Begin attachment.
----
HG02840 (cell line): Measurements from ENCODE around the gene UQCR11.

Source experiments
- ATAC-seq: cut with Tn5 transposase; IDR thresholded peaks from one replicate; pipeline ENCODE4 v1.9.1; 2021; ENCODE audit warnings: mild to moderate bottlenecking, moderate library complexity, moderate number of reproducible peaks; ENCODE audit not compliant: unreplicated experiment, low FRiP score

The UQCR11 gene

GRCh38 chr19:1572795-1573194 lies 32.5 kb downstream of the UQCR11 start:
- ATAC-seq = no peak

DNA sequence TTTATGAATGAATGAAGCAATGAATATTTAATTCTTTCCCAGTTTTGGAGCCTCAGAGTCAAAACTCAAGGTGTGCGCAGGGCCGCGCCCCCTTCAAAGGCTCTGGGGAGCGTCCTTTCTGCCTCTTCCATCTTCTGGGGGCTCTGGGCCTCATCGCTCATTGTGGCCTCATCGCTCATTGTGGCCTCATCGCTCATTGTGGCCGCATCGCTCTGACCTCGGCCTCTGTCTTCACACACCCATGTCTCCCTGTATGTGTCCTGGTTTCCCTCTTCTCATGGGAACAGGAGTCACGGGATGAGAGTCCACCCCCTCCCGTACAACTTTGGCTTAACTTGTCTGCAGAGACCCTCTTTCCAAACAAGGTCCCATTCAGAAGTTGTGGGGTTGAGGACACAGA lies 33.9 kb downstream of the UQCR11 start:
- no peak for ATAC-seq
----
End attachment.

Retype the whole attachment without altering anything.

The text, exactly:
HG02840 (cell line): Measurements from ENCODE around the gene UQCR11.

Source experiments
- ATAC-seq: cut with Tn5 transposase; IDR thresholded peaks from one replicate; pipeline ENCODE4 v1.9.1; 2021; ENCODE audit warnings: mild to moderate bottlenecking, moderate library complexity, moderate number of reproducible peaks; ENCODE audit not compliant: unreplicated experiment, low FRiP score

The UQCR11 gene

GRCh38 chr19:1572795-1573194 lies 32.5 kb downstream of the UQCR11 start:
- ATAC-seq = no peak

DNA sequence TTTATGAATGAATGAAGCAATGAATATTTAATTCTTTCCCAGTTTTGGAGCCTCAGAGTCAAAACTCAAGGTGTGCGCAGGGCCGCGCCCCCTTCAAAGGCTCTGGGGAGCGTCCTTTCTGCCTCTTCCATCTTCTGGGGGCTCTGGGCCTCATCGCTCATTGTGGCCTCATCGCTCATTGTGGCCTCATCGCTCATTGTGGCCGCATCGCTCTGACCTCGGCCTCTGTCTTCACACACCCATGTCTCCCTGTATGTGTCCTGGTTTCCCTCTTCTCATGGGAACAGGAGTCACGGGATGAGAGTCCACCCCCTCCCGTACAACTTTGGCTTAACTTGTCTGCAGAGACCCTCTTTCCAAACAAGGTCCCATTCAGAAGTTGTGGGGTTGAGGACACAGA lies 33.9 kb downstream of the UQCR11 start:
- no peak for ATAC-seq